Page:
More than 600 women have been murdered since the beginning of the year in this poverty-stricken Central American country, which makes this year's march against gender violence all the more imperative.
Although the inability to take time off work coupled with the fear of repression against activists to supress turnout, especially in comparison with previous years, the marchers were determined to have their voices heard. Their demand: "Ni una muerte más - Not one more death."
Gloria Trevi blared over loudspeakers as the mobilization began. The irony that the march for justice began in front of the Palacio de Justicia, the building housing the ineffectual court system that has not brought one single offender to justice, was not lost on the crowd.
At about 9:30 the march began. Music continued to play and speakers denounced violence and the lack of criminal prosecution of offenders as we marched. People held banners and signs, waved flags, and distributed literature as the demonstration snaked through the streets.
Children waved from the tops of buildings, passersby asked for literature, nodding their approval. Some even stopped what they were doing to join in with us.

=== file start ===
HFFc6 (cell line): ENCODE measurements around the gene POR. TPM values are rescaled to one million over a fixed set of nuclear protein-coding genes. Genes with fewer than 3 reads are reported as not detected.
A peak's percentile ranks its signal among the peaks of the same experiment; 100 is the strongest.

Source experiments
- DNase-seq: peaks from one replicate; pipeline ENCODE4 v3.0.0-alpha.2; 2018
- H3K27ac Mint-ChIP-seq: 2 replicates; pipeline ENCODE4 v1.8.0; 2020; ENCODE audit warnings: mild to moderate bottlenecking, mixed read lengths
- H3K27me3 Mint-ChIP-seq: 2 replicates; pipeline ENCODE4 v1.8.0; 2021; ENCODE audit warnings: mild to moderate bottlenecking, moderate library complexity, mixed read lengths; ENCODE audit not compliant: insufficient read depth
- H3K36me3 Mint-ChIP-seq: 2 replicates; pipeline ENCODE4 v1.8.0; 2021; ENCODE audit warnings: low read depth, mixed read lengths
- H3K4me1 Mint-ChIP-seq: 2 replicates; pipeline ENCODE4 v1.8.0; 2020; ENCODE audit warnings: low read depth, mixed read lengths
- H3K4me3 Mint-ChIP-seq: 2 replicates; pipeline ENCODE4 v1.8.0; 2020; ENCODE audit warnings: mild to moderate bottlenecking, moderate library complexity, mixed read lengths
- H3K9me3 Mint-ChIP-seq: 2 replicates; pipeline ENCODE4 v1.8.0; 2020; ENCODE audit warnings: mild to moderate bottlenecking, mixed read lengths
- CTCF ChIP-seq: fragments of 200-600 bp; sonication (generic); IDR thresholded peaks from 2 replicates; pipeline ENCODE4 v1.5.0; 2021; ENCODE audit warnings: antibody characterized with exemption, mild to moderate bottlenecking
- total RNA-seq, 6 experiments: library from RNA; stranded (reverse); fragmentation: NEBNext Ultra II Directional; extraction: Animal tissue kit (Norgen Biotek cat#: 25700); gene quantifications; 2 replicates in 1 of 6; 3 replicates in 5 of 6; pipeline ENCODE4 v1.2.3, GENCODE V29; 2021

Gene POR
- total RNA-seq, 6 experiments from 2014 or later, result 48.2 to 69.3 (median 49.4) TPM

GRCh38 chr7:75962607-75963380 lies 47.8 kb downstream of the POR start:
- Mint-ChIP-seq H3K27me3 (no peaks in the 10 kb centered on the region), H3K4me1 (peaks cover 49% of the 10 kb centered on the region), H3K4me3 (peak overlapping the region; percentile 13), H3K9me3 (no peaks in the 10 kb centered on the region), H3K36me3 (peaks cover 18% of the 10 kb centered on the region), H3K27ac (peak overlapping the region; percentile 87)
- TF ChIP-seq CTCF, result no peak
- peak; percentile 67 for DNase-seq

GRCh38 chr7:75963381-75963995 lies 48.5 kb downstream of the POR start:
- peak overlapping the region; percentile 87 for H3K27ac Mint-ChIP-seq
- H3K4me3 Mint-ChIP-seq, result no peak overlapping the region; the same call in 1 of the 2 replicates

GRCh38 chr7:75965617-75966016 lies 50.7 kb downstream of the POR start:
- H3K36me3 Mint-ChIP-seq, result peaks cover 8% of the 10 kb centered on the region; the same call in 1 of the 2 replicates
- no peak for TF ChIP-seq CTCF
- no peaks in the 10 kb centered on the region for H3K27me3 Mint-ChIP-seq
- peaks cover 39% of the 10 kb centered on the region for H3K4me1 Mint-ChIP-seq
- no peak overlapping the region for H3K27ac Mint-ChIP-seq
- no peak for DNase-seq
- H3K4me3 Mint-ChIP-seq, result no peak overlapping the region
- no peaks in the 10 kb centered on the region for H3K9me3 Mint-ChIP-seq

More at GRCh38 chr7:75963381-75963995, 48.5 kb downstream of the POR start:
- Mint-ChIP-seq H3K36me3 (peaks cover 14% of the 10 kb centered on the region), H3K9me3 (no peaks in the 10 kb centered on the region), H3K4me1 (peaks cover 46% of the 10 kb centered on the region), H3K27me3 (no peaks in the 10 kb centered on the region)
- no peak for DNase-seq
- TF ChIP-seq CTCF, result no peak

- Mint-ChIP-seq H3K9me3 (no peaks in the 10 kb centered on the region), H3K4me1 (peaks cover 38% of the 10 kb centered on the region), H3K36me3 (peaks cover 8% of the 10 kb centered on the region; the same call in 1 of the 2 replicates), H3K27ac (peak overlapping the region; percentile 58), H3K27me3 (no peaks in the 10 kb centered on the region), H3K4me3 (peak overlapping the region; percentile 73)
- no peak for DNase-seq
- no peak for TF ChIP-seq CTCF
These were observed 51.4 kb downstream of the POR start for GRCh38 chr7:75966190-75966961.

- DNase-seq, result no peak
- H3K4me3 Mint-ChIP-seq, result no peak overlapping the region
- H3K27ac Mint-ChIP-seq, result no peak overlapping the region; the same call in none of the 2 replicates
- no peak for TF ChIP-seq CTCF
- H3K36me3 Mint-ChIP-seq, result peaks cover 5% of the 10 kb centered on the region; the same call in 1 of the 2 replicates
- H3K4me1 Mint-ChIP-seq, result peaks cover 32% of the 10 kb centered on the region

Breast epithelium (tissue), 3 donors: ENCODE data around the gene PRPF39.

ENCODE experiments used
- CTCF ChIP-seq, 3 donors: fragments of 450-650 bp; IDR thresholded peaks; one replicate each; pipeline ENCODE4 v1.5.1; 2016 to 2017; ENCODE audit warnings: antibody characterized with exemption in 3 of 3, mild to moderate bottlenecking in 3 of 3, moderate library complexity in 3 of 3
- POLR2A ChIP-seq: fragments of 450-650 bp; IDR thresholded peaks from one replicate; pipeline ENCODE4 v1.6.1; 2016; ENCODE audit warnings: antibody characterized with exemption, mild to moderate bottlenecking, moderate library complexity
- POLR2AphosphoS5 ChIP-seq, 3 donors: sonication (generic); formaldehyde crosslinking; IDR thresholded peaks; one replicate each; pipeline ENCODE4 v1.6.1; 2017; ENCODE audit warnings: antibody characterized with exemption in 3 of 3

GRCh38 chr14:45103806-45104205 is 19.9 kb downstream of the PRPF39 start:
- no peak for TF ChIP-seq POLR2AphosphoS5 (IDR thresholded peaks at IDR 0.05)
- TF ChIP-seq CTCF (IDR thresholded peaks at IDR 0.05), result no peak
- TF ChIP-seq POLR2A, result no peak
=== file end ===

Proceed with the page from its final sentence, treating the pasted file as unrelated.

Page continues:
Upon arrival in front of the Palacio Nacional, speakers elaborated on the problem of impunity in their country. They demanded justice for sex workers and sexual minorities. They played music and danced. Vendors hocked water, snacks, and caps bearing the image of Che Guevara, whose efforts to oppose the 1954 CIA coup against democratically-elected Jacobo Arbenz are nationally respected to the point of reverence.
The march was the initiation of the sixteen days of activism against gender violence, a global campaign that, since 1991, "has been used as an organizing strategy by individuals and groups around the world to call for the elimination of all forms of violence against women."1
The "sixteen days" begin on the International Day Against Violence Against Women and end on December 10, International Human Rights Day. While Violence Against Women Day is commemorated in 154 countries wordwide, it goes unrecognized in the United States despite the high rate of violent crimes against women, from domestic violence to sex slavery to child abuse.
1. About the 16 Days
. Center for Women's Global Leadership.